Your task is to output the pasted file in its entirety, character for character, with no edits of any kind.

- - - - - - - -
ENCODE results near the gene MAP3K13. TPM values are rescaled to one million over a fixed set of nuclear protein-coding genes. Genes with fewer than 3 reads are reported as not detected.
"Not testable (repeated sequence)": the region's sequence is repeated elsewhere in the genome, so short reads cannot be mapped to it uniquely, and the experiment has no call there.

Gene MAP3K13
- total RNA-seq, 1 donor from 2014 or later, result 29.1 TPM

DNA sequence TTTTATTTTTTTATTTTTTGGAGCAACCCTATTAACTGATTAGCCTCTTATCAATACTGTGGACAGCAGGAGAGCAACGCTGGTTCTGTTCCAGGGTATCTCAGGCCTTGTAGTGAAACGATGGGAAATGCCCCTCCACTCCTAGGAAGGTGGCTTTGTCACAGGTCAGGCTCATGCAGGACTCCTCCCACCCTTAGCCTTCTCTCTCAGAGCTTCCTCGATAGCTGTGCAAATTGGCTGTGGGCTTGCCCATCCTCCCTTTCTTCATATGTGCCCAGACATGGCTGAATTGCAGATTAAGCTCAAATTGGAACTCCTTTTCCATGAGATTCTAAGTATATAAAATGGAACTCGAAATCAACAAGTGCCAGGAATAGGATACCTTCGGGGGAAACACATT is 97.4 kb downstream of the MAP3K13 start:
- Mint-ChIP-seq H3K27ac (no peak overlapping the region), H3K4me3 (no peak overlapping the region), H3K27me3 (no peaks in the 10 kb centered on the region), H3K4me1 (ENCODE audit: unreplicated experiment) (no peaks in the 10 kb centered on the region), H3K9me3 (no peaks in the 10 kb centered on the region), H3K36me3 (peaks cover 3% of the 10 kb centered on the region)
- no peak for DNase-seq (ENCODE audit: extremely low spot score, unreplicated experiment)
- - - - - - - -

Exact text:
ENCODE results near the gene MAP3K13. TPM values are rescaled to one million over a fixed set of nuclear protein-coding genes. Genes with fewer than 3 reads are reported as not detected.
"Not testable (repeated sequence)": the region's sequence is repeated elsewhere in the genome, so short reads cannot be mapped to it uniquely, and the experiment has no call there.

Gene MAP3K13
- total RNA-seq, 1 donor from 2014 or later, result 29.1 TPM

DNA sequence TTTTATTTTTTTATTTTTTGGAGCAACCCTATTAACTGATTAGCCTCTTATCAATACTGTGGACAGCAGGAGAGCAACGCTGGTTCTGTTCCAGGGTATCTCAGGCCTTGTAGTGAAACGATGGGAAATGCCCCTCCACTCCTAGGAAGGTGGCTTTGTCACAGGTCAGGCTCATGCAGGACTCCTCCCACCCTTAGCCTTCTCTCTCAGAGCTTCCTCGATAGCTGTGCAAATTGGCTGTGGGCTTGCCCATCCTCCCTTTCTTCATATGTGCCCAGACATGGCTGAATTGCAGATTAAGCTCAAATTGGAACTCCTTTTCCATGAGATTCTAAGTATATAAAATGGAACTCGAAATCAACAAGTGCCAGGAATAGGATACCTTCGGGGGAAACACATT is 97.4 kb downstream of the MAP3K13 start:
- Mint-ChIP-seq H3K27ac (no peak overlapping the region), H3K4me3 (no peak overlapping the region), H3K27me3 (no peaks in the 10 kb centered on the region), H3K4me1 (ENCODE audit: unreplicated experiment) (no peaks in the 10 kb centered on the region), H3K9me3 (no peaks in the 10 kb centered on the region), H3K36me3 (peaks cover 3% of the 10 kb centered on the region)
- no peak for DNase-seq (ENCODE audit: extremely low spot score, unreplicated experiment)